We present deep neutral hydrogen (H i) observations of the starburst/Seyfert galaxy NGC 3079
and its environment, obtained with the Westerbork Synthesis Radio Telescope. Our observations
reveal previously unknown components, both in Hi emission and in absorption, that
show that NGC 3079 is going through a hectic phase in its evolution. The Hi disk appears
much more extended than previously observed and is morphologically and kinematically lopsided
on all scales with evidence for strong non-circular motions in the central regions. Our
data reveal prominent gas streams encircling the entire galaxy suggesting strong interaction
with its neighbours. A 33-kpc long Hi bridge is detected between NGC 3079 and MCG 9-17-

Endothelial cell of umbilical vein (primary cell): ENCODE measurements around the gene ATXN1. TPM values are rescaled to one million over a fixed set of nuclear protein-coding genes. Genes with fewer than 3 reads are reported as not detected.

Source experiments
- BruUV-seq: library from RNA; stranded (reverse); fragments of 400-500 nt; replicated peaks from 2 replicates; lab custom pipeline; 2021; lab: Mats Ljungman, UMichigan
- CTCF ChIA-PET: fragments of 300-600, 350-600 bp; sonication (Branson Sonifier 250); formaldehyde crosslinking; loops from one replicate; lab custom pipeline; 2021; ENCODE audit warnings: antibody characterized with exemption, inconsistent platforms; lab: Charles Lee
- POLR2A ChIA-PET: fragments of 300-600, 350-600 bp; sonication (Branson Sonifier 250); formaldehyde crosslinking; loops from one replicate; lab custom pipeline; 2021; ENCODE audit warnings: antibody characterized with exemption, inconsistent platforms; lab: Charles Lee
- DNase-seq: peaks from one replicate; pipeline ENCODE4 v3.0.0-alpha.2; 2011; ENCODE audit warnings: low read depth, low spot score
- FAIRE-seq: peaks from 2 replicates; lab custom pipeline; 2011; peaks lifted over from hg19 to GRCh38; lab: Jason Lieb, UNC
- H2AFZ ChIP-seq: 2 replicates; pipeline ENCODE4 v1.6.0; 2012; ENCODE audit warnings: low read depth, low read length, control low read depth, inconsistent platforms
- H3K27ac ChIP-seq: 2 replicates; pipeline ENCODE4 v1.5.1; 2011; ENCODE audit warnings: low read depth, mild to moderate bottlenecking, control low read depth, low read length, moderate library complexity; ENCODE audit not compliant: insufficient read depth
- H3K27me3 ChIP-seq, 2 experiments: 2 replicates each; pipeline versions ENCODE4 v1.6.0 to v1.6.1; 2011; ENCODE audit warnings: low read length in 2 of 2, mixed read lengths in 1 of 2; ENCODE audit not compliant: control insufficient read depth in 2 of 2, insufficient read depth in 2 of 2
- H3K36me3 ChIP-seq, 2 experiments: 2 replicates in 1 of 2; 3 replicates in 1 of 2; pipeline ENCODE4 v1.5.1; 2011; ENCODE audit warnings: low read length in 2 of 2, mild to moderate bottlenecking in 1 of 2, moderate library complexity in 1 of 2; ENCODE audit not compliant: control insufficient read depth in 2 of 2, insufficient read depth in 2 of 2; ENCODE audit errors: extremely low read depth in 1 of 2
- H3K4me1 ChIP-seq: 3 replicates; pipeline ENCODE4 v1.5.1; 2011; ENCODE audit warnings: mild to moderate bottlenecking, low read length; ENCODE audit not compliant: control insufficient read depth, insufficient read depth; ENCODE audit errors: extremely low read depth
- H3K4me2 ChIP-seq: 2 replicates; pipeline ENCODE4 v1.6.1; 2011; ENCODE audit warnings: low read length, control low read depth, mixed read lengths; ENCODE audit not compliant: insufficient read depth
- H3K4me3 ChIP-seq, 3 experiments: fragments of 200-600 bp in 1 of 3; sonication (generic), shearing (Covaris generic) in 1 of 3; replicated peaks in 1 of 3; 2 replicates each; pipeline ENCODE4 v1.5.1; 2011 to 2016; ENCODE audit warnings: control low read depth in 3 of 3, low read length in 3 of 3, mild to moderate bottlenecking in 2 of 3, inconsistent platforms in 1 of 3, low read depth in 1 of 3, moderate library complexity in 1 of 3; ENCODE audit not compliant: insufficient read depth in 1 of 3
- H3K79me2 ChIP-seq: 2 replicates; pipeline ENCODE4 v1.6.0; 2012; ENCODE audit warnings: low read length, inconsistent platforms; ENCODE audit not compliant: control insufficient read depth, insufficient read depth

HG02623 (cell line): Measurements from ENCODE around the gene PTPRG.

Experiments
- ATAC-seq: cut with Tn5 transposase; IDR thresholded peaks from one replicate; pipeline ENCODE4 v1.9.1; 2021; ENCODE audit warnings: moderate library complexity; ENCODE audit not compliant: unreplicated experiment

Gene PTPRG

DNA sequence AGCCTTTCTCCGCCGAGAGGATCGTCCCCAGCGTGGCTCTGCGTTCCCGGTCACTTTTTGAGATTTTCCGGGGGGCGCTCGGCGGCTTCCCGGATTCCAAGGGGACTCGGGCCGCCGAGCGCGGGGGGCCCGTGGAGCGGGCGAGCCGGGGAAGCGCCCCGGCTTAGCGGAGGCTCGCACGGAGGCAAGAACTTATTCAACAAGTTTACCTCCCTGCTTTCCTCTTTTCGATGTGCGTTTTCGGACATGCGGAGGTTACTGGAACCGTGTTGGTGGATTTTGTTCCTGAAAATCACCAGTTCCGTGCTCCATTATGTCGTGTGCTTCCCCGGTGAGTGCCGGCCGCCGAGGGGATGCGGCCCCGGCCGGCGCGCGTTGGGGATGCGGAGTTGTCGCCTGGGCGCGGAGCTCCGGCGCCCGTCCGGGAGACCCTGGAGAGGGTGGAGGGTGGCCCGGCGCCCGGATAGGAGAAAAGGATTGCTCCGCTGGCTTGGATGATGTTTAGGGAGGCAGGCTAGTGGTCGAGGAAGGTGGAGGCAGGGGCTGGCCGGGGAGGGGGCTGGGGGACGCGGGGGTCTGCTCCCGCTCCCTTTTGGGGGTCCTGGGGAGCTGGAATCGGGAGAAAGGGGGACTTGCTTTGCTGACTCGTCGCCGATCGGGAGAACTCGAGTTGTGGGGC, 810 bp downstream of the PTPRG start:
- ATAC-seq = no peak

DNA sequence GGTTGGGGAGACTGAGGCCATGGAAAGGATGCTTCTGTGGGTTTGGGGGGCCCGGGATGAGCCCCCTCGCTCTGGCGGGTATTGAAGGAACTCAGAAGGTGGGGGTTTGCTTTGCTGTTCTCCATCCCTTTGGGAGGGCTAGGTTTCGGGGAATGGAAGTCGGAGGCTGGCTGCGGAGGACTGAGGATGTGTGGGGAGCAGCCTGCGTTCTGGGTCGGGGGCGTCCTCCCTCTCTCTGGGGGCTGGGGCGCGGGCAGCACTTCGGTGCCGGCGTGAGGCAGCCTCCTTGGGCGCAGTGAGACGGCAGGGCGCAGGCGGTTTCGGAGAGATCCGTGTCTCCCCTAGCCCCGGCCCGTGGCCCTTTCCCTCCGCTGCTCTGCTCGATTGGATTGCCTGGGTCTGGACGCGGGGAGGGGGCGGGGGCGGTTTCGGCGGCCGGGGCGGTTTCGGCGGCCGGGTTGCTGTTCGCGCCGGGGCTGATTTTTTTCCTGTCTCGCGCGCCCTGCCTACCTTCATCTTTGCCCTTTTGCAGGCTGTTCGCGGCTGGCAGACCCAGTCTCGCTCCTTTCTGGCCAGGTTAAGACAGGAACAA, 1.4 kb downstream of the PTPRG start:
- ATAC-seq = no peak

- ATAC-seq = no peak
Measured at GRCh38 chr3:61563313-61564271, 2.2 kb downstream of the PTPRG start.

9, likely caused by ram-pressure stripping of MGC 9-17-9 by the halo of hot gas of NGC 3079.
The cometary Hi tail of the companion NGC 3073, earlier discovered by Irwin et al., extends
about twice as long in our data, while a shorter, second tail is also found. This tail is likely
caused by ram-pressure stripping by the strong, starburst driven wind coming from NGC 3079.
We also detect, in absorption, a nuclear Hi outflow extending to velocities well outside what
expected for gravitational motion. This is likely an atomic counterpart of the well-studied outflow
of ionised gas present in this galaxy. This may indicate that also large amounts of cold
gas are blown out of NGC 3079 by the starburst/AGN. Our estimates of the jet energy and
kinetic power suggest that both the AGN and the starburst in NGC 3079 are powerful enough
to drive the atomic outflow.